The Dakota fire hole is an unusual and lesser-known style of campfire that is made via holes in the ground. The fire typically burns efficiently, is difficult to smother, and creates less smoke at the cost of being difficult to set up. This technique is mainly utilized however as it’s difficult to spot. Since light is contained and smoke is reduced the Dakota fire hole is taught to members of the U.S military to prevent them from being spotted by enemies.
The fire hole itself is made up of 2 holes that are connected to each other. The first hole is usually dug with a width of about a foot to a depth of 1-2 feet for a small, personal fire. Then, another smaller hole is dug about a foot away and is connected via a tunnel to the other hole. The second hole is necessary for this technique to work; oxygen would not be able to reach the fire otherwise. The only entrance to the fire (the top of the hole) would have heat and flames pushing any away. Having a hole connected to the fire offers a way to pipe oxygen into the flames.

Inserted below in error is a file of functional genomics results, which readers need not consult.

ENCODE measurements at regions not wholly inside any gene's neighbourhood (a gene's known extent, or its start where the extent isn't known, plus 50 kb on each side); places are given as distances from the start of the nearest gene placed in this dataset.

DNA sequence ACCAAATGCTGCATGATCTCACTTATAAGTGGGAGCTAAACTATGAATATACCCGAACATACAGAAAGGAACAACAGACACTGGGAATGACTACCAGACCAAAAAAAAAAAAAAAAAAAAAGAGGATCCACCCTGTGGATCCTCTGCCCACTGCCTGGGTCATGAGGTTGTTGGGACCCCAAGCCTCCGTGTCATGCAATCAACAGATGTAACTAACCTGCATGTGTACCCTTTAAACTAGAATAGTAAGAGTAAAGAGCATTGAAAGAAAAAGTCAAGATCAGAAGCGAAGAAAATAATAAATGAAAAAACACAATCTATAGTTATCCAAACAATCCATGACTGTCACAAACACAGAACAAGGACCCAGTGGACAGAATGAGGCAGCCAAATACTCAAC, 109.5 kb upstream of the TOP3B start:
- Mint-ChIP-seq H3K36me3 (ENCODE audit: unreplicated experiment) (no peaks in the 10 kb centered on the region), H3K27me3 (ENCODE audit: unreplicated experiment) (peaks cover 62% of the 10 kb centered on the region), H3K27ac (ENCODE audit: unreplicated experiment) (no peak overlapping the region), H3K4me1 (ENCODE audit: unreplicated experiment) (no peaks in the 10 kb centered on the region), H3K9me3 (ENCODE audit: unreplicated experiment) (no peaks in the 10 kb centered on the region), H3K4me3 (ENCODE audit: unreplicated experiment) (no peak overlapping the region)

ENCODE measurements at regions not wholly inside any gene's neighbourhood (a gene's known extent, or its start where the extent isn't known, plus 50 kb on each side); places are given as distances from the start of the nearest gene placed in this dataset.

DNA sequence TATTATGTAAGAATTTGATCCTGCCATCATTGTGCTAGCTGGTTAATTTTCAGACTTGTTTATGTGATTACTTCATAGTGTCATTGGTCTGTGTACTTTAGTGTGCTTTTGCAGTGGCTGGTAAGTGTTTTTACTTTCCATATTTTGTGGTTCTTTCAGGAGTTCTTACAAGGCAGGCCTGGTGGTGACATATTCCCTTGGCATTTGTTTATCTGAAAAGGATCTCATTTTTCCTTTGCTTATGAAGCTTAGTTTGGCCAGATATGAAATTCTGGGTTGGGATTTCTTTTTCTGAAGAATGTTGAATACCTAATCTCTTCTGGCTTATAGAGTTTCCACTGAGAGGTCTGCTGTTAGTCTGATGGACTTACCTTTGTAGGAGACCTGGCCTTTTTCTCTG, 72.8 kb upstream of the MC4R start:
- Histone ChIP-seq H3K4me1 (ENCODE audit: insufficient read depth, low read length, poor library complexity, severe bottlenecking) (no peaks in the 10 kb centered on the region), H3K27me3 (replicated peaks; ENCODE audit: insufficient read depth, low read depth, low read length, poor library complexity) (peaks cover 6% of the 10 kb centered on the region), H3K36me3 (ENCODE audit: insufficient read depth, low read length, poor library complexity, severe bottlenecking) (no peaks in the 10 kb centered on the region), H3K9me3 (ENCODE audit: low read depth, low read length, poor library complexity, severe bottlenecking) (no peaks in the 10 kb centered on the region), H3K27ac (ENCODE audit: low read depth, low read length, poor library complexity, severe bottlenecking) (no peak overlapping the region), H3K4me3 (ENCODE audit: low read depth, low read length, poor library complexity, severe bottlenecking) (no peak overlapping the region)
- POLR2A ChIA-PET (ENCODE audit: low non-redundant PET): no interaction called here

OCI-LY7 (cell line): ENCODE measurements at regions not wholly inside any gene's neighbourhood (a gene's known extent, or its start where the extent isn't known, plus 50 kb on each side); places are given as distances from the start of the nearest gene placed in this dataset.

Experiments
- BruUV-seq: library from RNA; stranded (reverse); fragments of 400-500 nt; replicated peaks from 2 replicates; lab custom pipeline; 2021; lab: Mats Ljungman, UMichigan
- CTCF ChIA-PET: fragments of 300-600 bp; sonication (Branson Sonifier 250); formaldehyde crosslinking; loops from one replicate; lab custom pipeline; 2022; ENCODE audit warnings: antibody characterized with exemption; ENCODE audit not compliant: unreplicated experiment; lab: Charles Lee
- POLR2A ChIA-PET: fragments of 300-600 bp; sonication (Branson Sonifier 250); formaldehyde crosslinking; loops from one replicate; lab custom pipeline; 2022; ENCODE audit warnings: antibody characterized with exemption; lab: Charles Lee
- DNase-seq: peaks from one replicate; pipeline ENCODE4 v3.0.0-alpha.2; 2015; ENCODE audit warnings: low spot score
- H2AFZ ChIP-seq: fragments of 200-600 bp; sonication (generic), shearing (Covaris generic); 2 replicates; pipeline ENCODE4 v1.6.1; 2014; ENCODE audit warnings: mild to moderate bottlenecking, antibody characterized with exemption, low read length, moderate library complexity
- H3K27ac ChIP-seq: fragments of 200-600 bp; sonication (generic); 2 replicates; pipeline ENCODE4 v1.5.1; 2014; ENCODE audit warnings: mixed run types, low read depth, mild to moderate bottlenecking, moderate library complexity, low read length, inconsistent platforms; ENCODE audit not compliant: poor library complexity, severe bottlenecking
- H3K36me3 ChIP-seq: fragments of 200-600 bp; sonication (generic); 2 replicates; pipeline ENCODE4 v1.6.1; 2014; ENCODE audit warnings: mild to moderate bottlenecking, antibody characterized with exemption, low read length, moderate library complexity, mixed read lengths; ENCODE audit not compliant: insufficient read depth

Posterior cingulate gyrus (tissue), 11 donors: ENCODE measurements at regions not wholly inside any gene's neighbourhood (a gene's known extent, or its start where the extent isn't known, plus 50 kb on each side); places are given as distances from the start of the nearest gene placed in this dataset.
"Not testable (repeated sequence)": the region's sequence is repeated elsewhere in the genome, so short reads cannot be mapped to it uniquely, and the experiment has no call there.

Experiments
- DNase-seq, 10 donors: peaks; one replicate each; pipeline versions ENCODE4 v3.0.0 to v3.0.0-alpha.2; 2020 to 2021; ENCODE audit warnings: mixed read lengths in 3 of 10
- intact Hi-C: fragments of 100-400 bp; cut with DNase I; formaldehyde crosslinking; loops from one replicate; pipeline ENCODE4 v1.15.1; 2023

The fire burns hotter as the nearby earth protects the flames from the elements. The fire is immune to wind, and no cold air surrounds the fire. This design improves the efficiency of the combustion process, meaning fewer materials need to be burned. Since smoke is the result of inefficient combustion, far less will be created compared to a typical fire. Naturally, the fire is far more difficult to set up than most other styles, and without any tools, the process can be grueling. Regardless, the Dakota fire hole offers a lot, and the ability to have a difficult to spot fire means the effort might very well be worth it.